However, big and heavy T. rexes weren’t necessarily older than less robust adults. “For example, one of the least mature adults [known as Scotty] is also the largest and most massive example of the species,” Carr wrote in the study. His research puts Scotty in the 23 to 27 age bracket, meaning the dinosaur is younger than Sue.

Carr’s data also revealed that T. rex male and female skeletons looked exactly alike, as is true of other dinosaurs. The only known ways to sex a dinosaur are to see if it has eggs inside of it, or to find medullary bone, a special bone tissue found in the long bones of females only when they are pregnant.

Is Nanotyrannus real?

As for the Nanotyrannus controversy, Carr studied the Cleveland skull (the first so-called Nanotyrannus) and the teenage Jane, another Nanotyrannus candidate. Some people think that Nanotyrannus is a type of dwarf tyrannosaur, but many paleontologists think that it’s simply a young T. rex

According to data gathered on each specimen, these so-called Nanos fit perfectly into the T. rex growth series , Carr said. 

“If they were a separate species, they ought to be sharing a branch and they ought to be on a branch separate from the other T. rex, but they aren’t; they’re successive,” Carr said. In addition, Jane is at a transitional stage between the younger Cleveland skull and the older T. rexes, he said.

“It turns out that Jane actually shows the first indications that the skull is starting to get deep. You don’t see that in the Cleveland skull,” Carr said. “So, Jane is actually almost like a missing link between the Cleveland skull — a really slender-snouted juvenile — and the subadults and adults that look like normal rexes.”

These results jibe with those of another study, published in January in the journal Science Advances, which looked at Jane’s bone growth. Jane’s bones showed “features characteristic of actively growing juvenile dinosaurs that had not yet entered an exponential phase of growth,” the researchers wrote in that study, meaning that Jane was a growing T. rex, not a dwarf dinosaur.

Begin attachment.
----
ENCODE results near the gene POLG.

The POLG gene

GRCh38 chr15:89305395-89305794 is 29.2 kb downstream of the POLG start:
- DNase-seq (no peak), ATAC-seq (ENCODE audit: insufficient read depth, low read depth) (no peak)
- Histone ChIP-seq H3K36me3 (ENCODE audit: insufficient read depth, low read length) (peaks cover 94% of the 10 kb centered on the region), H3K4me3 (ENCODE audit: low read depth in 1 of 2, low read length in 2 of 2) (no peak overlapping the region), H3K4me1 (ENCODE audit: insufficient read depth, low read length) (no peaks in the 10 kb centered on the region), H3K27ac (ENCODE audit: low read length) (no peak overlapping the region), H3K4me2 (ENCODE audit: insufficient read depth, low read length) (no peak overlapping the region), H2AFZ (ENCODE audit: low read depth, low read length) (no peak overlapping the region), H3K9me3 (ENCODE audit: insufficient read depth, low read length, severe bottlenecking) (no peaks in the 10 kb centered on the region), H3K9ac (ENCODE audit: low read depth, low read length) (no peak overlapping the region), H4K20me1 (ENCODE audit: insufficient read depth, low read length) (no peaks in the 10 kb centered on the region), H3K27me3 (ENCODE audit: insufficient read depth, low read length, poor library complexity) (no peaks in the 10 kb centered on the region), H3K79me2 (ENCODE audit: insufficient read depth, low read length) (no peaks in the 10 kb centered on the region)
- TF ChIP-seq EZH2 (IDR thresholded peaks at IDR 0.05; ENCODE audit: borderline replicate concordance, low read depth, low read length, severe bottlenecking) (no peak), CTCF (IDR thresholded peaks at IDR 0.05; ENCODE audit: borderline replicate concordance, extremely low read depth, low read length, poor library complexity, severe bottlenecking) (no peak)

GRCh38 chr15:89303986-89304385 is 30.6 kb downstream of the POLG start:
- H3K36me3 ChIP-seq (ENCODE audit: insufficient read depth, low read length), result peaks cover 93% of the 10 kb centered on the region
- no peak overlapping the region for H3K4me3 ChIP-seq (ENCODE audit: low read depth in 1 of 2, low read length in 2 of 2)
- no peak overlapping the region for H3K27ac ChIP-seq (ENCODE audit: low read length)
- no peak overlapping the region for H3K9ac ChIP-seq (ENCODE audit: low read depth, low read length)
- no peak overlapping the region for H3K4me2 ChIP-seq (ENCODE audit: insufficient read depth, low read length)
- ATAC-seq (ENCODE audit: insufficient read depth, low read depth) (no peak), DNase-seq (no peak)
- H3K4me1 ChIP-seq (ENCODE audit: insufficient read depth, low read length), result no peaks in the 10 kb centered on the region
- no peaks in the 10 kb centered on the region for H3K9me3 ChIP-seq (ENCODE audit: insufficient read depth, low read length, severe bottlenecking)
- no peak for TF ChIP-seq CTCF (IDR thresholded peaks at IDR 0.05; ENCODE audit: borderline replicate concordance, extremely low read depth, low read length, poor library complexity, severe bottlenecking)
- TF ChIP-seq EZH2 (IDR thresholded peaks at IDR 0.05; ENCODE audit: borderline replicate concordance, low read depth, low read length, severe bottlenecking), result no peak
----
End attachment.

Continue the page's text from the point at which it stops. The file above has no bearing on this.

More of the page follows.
Nanotyrannus, however, still needs to be investigated further, said Mark Norell, the chair and Macaulay Curator of Paleontology at the American Museum of Natural History in New York City, who was not involved in the research, but has worked with Carr on other studies.

Related: In photos: Montana’s dueling dinosaur fossils (including the so-called Nanotyrannus)

Even though Norell said he personally agrees that Nanotyrannus is likely a young T. rex, and even though the Cleveland skull and Jane fit into Carr’s T. rex growth series, there are still questions about Nanotyrannus‘ anatomy, including the length of its forelimbs and the fact that it has more teeth than adult T. rexes do, he said. 

“I don’t think the case is open and shut on that animal yet,” Norell noted.

Not enough rexes?

Norell questioned some of Carr’s other findings, too. That’s because even with 31 T. rexes “the sample [size] is still small, especially when you take into account how poorly preserved the specimens are,” Norell told Live Science.

A better sample size would have included 25 T. rexes for each age group, Norell said. (Granted, that many T. rexes haven’t been found yet, Carr previously told Live Science.) With so few dinosaurs in the study, the assessment that there are 21 growth stages “is a little over-split, especially concerning the sample size,” Norell added. Even the lack of sex differences is suspect: “Because of [the] sample size, I don’t think that you can tell either way,” Norell said.

Carr defended his work, saying that his method to uncover the T. rex’s growth over time “isn’t a statistical test that is dependent upon a high sample size. In fact, the sample size of the specimens in my analysis (31) is at the norm, whereas the amount of data (1,850 characters [per dinosaur]) is extraordinarily high for an analysis of this type.”

For comparison, in another study, this one co-led by Carr, the researchers analyzed 30 species of tyrannosaur and examined “a mere 386 characters,” per specimen to come to the conclusion that T. rex might have been an invasive species from Asia, he said.

If the growth results weren’t truly present in the new analysis, “a growth series wouldn’t have been recovered in the first place,” Carr added. 

The new study was published online June 4 in the journal PeerJ

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Golden Here's

Here’s why the Golden Gate Bridge sings in San Francisco now – CNN

(CNN)You can hear it, no doubt, while sittin’ on the dock of the bay.

San Francisco’s iconic Golden Gate Bridge is “singing” and its neighbors aren’t quite sure if they love it or hate it.
Residents in the Bay Area said they can hear sounds from the 83-year-old bridge as far as three miles away.